State Health Agency Offers Tips to Keep You and Your Family Safe During Severe Weather
As people in northern Wisconsin are cleaning up and assessing damage following a round of severe weather that caused widespread damage and power outages over the weekend, the Department of Health Services (DHS) wants to remind all state residents that severe thunderstorms, tornadoes, floods, and other weather events can occur anywhere in the state. DHS has these tips to keep you and your family safe during and after severe weather.
Before a severe storm:
- Pay attention to weather forecasts and continue to monitor your local media or online weather services when severe weather is in the forecast. Remember, a watch means conditions are favorable for severe weather, while a warning means a storm is on its way.
- Share weather information with people who may not be aware of the watches or warnings. This is especially important for people who are deaf, hard of hearing, or blind.
- When there is a severe storm in your area, it is important to find shelter as soon as you can.
After a severe storm:
- People can be injured after a storm while walking among damaged or destroyed buildings. Also, storms can damage power lines, gas lines, or electrical systems increasing the risk for fire, electrocution, or explosions.
- Continue to monitor the media for emergency information, including where to get help and areas to avoid.
- Wear sturdy shoes or boots, long sleeves, and gloves when handling or walking on or near debris. Be aware of hazards from exposed nails and broken glass.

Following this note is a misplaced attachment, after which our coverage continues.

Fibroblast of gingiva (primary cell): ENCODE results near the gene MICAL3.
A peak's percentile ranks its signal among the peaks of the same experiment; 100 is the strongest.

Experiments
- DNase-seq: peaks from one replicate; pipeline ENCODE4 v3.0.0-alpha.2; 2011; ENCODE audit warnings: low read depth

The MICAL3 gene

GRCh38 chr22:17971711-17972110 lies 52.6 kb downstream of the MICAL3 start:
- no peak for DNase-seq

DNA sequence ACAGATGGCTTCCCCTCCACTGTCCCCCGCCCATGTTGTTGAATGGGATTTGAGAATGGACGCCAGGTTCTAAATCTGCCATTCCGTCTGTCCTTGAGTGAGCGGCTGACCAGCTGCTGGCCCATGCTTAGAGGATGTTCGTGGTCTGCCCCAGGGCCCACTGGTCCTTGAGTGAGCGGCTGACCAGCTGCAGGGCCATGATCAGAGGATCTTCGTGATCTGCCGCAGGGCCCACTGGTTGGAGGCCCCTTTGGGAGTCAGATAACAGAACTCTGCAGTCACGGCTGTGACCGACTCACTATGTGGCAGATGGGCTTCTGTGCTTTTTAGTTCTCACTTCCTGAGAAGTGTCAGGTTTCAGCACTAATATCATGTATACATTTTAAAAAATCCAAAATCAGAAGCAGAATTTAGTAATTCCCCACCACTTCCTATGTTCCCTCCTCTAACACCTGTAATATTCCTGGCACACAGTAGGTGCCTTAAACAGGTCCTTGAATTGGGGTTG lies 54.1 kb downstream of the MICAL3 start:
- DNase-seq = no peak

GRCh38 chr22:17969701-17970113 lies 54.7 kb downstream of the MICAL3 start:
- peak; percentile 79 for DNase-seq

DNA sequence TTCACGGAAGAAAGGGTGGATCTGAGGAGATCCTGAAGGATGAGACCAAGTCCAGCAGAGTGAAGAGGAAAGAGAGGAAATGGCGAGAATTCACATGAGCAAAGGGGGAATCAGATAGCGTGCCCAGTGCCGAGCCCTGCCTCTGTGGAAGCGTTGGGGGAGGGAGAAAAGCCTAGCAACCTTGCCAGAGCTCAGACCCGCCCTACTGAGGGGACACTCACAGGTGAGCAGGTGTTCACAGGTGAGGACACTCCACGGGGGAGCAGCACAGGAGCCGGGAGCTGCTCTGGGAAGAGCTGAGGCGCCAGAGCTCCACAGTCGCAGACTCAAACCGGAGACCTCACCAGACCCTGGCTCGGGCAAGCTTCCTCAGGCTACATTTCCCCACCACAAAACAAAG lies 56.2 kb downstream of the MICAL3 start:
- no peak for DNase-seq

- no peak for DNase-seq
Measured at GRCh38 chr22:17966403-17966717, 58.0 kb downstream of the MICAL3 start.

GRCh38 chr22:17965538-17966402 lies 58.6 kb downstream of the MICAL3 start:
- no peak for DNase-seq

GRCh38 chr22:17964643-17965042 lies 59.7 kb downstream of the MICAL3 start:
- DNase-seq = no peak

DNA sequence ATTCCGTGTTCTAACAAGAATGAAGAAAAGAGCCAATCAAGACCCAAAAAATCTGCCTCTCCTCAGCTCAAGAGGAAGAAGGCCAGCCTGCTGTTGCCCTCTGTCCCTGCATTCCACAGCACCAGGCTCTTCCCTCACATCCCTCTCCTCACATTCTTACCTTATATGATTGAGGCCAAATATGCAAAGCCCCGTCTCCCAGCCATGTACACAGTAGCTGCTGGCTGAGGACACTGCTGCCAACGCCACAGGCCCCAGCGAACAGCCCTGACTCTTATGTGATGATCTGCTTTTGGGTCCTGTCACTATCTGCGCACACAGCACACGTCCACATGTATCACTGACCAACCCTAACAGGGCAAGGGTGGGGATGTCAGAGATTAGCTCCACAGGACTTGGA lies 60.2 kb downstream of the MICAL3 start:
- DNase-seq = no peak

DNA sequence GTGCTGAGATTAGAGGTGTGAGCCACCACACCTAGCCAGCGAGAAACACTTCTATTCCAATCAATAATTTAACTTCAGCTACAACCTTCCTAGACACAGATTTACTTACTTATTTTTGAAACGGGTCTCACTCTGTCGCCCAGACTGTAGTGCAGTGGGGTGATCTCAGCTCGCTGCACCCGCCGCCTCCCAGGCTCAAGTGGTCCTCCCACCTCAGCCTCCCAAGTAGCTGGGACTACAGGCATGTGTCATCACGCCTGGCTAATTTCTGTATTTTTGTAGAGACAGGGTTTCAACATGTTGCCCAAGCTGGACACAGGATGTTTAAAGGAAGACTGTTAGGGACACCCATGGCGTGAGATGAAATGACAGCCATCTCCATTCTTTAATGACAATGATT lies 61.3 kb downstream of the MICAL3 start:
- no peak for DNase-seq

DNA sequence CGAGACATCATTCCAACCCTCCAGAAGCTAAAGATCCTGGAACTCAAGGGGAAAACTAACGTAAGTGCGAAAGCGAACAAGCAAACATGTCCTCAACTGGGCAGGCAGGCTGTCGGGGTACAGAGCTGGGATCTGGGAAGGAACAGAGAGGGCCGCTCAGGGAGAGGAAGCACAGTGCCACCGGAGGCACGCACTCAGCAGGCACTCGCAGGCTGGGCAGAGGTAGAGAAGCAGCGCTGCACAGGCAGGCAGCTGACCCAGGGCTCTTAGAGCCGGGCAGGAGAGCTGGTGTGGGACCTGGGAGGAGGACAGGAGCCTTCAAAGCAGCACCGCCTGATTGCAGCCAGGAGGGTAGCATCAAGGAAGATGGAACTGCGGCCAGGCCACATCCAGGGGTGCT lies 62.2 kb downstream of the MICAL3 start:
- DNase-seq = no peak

- Avoid carbon monoxide poisoning! Never use items powered by gasoline, propane, natural gas, or things like grills that burn charcoal, inside your home, garage, or camper, and avoid using them near open windows or near a vent. Seek prompt medical attention if you suspect CO poisoning and are feeling dizzy, light-headed, or nauseated.
- Heavy rains from severe storms can cause flooding. Do not drive, walk, or swim in flood waters. Flood water can contain debris, chemicals, and germs, and just a few inches of water can sweep away a vehicle.
- Food safety becomes a concern when the power goes out, especially for long periods. In warm weather, foods will stay frozen for at least two days in a fully stocked freezer, and foods in your refrigerator will stay cold for at least four to six hours when the doors to the appliances are kept closed.
- Once power is restored, carefully inspect the items that were in your fridge and freezer. If you have any question about the safety of a food product, remember: When in doubt, throw it out.
A disaster of any kind can take its toll on emotional health. The Disaster Distress Helpline offers confidential emotional support to help people cope with the stress brought on by the storms and their aftermath. The Helpline number is 800-985-5990, or text TalkWithUs to 66746.
While the weather in Wisconsin can change quickly and dramatically, families can prepare themselves in advance for all types of emergency situations by making a kit that contains items like food, water, flashlights, and batteries. Talking with family members about how to reach each other during an emergency is also important.